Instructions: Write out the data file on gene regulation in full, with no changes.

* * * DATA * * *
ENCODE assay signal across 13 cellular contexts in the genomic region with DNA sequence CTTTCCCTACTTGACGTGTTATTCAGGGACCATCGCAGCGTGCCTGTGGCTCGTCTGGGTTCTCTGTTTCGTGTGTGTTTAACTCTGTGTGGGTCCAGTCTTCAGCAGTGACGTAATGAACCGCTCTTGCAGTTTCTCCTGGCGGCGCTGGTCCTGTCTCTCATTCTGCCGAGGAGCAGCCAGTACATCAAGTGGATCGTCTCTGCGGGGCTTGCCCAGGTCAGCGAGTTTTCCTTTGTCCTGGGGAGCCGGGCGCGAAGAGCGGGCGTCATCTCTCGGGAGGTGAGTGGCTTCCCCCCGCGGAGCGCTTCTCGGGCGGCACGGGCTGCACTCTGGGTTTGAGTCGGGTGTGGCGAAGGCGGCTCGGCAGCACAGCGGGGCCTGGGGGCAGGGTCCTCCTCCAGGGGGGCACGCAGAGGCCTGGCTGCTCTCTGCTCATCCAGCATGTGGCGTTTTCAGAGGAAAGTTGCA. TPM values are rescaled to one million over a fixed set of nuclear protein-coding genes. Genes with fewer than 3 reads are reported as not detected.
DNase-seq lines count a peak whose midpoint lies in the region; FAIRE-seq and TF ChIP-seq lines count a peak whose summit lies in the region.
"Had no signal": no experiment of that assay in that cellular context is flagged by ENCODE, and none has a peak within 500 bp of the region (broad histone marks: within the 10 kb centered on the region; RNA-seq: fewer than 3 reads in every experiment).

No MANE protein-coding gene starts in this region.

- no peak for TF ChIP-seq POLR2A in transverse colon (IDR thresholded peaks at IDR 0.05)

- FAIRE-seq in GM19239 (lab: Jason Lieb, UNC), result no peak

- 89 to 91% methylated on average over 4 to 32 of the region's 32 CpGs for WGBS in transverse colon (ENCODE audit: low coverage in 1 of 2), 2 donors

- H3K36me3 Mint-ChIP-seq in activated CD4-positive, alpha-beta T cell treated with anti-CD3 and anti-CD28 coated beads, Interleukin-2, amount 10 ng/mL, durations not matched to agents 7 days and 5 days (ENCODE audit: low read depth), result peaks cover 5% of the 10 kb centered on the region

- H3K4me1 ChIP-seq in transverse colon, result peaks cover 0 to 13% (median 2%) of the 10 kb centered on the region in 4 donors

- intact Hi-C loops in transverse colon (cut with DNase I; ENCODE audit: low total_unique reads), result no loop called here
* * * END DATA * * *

ENCODE assay signal across 13 cellular contexts in the genomic region with DNA sequence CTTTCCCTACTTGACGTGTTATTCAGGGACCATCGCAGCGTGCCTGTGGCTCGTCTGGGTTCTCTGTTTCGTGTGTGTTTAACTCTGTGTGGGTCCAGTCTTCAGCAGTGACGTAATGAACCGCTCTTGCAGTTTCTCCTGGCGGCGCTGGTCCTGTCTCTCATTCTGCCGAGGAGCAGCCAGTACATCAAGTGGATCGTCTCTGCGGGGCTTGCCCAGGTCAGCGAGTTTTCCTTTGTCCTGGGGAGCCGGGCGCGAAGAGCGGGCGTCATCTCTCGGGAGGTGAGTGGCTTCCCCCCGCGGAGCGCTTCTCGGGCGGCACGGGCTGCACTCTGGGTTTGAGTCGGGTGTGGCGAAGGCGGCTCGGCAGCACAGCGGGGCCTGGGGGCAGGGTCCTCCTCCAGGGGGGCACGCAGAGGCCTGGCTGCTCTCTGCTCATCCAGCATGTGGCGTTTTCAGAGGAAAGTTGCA. TPM values are rescaled to one million over a fixed set of nuclear protein-coding genes. Genes with fewer than 3 reads are reported as not detected.
DNase-seq lines count a peak whose midpoint lies in the region; FAIRE-seq and TF ChIP-seq lines count a peak whose summit lies in the region.
"Had no signal": no experiment of that assay in that cellular context is flagged by ENCODE, and none has a peak within 500 bp of the region (broad histone marks: within the 10 kb centered on the region; RNA-seq: fewer than 3 reads in every experiment).

No MANE protein-coding gene starts in this region.

- no peak for TF ChIP-seq POLR2A in transverse colon (IDR thresholded peaks at IDR 0.05)

- FAIRE-seq in GM19239 (lab: Jason Lieb, UNC), result no peak

- 89 to 91% methylated on average over 4 to 32 of the region's 32 CpGs for WGBS in transverse colon (ENCODE audit: low coverage in 1 of 2), 2 donors

- H3K36me3 Mint-ChIP-seq in activated CD4-positive, alpha-beta T cell treated with anti-CD3 and anti-CD28 coated beads, Interleukin-2, amount 10 ng/mL, durations not matched to agents 7 days and 5 days (ENCODE audit: low read depth), result peaks cover 5% of the 10 kb centered on the region

- H3K4me1 ChIP-seq in transverse colon, result peaks cover 0 to 13% (median 2%) of the 10 kb centered on the region in 4 donors

- intact Hi-C loops in transverse colon (cut with DNase I; ENCODE audit: low total_unique reads), result no loop called here